Plitvice Lakes National Park, Croatia – June 2011
So this is how it is to travel in high season. One continuous stream of tourists shuffling from one lookout point to the next. No time (or room) to pause.
The boardwalks at Plitvice Lakes are very narrow. There’s barely room for two single lines going in opposite directions. I look around at the other faces. None of them mirror the distress that I’m beginning to feel. This is not fun. This sucks! Occasionally, I hear sighs of annoyance. Someone is in someone’s way. However, the overall mood is one of calm resignation. Everything is as it should be.
The sun blazes, illuminating the lakes to their very depths. I am so mesmerized by the sight that I stumble, almost bumping into the elderly man in front of me. I steady myself and move along, face forward. It seems that I won’t be able to fully absorb the splendor of this place. I stifle my disappointment. At least I am lucky enough to visit. Things can’t always be perfect.
The tufa formations, mineral-incrusted branches, and aquatic life are superimposed against the water, the color of which defies description. A pristine universe encased in glass.
On a far boardwalk, I catch a glimpse of the Spanish people who were on the minibus from Zagreb. I turn away.
After four of us from my hostel were picked up, the minibus stopped at a couple of hotels. The Spanish people got on at the last hotel. Three fiftyish couples. I smiled at them as they got on. Even though I don’t expect, or particularly want, people to welcome me into their fold, we are fellow travelers. The women wrinkled their noses at me and exchanged looks with each other.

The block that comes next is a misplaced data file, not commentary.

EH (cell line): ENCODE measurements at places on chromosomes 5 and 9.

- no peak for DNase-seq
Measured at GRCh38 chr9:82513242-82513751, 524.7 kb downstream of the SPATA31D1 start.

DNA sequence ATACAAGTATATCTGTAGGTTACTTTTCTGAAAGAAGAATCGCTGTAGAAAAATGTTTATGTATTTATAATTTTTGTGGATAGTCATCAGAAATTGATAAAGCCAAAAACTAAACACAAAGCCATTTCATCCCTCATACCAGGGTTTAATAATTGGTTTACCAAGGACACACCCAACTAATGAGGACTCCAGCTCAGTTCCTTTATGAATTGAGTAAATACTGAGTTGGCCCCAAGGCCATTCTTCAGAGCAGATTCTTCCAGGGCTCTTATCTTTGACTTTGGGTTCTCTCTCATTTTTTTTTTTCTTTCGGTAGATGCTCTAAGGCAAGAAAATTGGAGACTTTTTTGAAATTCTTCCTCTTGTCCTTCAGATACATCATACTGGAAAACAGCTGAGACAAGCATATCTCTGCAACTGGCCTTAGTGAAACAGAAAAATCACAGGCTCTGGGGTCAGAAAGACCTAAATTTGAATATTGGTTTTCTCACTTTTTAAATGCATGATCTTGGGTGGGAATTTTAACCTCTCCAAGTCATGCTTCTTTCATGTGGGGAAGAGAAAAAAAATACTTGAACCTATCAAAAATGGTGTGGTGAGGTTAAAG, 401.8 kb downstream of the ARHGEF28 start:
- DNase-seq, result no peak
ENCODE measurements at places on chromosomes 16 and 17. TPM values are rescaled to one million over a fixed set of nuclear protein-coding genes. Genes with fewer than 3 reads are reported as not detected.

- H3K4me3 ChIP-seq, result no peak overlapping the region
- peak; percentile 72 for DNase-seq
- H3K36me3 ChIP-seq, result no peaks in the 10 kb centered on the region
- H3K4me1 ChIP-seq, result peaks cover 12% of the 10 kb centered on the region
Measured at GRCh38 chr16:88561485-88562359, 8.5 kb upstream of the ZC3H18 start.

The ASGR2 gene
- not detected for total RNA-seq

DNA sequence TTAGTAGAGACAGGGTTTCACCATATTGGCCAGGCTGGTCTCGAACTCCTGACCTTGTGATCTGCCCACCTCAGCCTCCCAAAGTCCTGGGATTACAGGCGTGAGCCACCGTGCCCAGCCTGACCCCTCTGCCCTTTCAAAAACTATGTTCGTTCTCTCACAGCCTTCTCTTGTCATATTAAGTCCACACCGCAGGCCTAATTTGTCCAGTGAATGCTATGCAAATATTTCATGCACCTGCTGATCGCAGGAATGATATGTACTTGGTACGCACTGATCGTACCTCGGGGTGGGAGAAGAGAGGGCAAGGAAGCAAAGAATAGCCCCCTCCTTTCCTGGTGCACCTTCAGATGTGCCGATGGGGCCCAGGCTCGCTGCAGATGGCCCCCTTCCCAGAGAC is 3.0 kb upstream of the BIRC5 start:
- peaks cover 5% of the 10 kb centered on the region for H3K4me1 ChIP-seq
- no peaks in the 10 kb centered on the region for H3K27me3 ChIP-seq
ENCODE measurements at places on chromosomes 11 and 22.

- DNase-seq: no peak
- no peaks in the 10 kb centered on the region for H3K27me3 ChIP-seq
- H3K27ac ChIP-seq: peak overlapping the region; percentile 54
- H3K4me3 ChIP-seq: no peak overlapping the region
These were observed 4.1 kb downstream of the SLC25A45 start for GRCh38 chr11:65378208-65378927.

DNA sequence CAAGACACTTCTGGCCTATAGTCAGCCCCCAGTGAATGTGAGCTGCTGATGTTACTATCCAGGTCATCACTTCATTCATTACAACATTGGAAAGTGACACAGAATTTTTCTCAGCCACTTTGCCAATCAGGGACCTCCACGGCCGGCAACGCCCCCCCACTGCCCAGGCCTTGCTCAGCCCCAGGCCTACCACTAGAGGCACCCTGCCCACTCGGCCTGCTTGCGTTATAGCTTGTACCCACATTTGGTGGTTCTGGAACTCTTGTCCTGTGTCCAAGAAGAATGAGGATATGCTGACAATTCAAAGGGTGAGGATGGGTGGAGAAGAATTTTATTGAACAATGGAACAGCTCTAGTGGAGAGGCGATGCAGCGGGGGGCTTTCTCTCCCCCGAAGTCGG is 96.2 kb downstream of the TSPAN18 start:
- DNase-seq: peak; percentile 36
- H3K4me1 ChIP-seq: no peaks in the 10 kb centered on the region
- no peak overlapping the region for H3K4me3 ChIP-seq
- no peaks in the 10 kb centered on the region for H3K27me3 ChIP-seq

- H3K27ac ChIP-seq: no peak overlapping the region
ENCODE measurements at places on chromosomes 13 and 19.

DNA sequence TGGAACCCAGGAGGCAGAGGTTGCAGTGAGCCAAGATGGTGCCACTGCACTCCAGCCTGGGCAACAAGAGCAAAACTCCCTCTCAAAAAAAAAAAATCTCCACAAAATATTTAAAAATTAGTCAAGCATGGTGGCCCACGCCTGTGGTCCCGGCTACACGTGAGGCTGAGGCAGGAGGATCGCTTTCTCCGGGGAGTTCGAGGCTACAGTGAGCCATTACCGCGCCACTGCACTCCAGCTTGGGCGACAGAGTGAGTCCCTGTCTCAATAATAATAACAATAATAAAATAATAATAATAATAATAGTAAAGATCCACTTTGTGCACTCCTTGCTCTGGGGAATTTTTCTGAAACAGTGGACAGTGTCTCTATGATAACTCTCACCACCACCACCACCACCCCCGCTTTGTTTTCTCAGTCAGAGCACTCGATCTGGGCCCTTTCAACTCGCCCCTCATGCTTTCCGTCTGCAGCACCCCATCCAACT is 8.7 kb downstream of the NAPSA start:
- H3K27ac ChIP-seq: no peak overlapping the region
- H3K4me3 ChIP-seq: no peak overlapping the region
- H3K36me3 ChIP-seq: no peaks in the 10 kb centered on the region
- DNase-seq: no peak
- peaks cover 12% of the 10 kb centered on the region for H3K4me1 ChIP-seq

I looked down at my colorful tank top, gray knee-length cargo pants, and hiking boots. What was so offensive about my presence? I don’t wear a full face of makeup or gold jewelry or designer clothes to go into nature. I’m also in my forties. When I was a young woman, I had grown used to older women’s hostility. I’d thought that this kind of adolescent garbage would subside when I aged.
The atmosphere grew progressively more hostile during the two hour bus ride. Glares and tossed hair. The husbands seemed oblivious or maybe they were just used to it. I tried to ignore it, but ancient playground feelings resurfaced. Once again, I became that ostracized, ridiculed child on the perimeter. Wishing that I could shrink to nothing and disappear.
I wanted to hug the tour guide when he told me, and the others from my hostel, that we had only paid for the ride down and not the tour. I would be free from that toxic energy until the ride back. The others from my hostel were kind, but young enough to be my children. We smiled and went our separate ways.
I reach the dock for the boat ride across a lake. The crowd has now swelled to at least a thousand. During the hour or so wait for the boat, I chat with some British retirees. On the boat ride, I scan the park map. There’s a trail that runs along the lake in the same direction as the recommended scenic trail. When the boat docks, I break away from the crowd and scurry down the shady trail. It only takes a couple of minutes for the crowd’s chatter to recede. I slow my pace and take deep breaths. There’s not another soul to be seen. I sit on a rock and peer through the trees. It may not be scenic or well-trodden, but it’s my own private corner of this wonderland.
**Dear readers – I’m curious to know what you all think about traveling in high season. Do you like to travel in large groups and be around crowds? **